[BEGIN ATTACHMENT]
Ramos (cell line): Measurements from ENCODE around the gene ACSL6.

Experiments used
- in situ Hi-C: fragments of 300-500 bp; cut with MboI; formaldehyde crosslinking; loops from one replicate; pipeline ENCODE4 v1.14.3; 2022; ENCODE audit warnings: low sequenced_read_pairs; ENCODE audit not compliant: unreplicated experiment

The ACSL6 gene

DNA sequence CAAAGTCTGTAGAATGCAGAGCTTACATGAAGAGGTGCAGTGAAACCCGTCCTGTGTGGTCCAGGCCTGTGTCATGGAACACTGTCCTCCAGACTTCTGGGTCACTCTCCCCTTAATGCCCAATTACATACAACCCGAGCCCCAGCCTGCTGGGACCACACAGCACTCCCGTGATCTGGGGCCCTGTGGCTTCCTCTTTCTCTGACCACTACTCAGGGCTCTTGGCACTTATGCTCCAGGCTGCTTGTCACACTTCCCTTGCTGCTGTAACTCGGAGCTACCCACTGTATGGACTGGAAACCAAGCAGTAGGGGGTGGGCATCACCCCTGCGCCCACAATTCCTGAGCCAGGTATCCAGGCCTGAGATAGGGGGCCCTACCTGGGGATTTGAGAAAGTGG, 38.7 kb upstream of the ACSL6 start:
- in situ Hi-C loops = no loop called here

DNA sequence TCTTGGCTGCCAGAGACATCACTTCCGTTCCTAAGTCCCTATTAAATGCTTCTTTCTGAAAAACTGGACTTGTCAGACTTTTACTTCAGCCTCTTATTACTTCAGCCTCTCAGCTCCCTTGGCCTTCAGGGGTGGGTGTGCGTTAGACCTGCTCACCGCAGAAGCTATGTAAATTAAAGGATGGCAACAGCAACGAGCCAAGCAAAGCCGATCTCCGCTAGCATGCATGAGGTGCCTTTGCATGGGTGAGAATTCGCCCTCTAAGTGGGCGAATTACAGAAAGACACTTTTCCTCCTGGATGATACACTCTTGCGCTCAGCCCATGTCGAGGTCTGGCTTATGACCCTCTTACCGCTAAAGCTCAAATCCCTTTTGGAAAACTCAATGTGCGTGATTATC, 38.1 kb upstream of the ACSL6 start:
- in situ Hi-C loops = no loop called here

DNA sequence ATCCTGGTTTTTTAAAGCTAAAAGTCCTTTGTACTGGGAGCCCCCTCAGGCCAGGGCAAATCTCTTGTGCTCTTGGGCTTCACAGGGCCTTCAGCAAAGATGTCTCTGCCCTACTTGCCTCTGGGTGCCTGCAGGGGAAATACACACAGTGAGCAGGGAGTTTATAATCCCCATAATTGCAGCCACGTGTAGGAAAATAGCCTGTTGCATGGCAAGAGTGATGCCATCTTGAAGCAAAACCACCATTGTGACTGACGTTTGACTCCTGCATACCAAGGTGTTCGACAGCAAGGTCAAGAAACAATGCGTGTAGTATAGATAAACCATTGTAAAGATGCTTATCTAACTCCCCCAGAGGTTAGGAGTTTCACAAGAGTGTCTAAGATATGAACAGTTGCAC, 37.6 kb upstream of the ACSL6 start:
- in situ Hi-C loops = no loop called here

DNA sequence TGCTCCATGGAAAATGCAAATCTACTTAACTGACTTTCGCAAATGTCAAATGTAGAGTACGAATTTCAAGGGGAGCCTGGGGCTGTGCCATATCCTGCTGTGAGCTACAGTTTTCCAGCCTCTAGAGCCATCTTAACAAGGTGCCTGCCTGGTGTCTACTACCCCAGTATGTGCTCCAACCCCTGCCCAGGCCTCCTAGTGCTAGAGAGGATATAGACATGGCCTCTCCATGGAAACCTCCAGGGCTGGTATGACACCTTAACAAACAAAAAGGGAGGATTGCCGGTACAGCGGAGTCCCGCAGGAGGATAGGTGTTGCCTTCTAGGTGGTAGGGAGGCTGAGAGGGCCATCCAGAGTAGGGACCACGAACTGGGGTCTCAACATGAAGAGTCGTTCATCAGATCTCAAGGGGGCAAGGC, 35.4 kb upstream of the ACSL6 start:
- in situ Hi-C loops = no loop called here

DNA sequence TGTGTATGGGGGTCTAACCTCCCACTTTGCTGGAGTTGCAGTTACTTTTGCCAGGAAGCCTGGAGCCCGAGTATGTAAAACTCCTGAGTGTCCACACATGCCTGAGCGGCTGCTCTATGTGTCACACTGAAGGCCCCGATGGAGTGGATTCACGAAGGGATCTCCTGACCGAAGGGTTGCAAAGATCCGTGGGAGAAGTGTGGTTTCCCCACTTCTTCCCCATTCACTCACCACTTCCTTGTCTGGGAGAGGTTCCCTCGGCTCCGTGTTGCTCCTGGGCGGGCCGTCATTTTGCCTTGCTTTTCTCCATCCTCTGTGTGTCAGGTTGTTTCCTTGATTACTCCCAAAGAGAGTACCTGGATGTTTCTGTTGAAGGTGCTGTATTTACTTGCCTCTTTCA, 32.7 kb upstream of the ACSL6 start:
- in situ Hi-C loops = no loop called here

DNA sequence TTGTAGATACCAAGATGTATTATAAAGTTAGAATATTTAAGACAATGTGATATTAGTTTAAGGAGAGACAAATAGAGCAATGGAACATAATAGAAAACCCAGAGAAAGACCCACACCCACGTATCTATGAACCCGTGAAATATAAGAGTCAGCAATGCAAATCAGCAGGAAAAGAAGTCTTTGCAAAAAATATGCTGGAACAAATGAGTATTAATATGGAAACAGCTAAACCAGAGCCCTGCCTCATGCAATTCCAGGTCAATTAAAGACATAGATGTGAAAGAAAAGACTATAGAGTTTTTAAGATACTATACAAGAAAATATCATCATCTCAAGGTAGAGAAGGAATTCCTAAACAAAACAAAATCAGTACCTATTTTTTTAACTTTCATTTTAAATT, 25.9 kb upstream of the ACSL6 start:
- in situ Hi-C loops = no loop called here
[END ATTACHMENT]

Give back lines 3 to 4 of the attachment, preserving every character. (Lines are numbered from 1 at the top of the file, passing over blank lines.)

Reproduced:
- in situ Hi-C: fragments of 300-500 bp; cut with MboI; formaldehyde crosslinking; loops from one replicate; pipeline ENCODE4 v1.14.3; 2022; ENCODE audit warnings: low sequenced_read_pairs; ENCODE audit not compliant: unreplicated experiment

The ACSL6 gene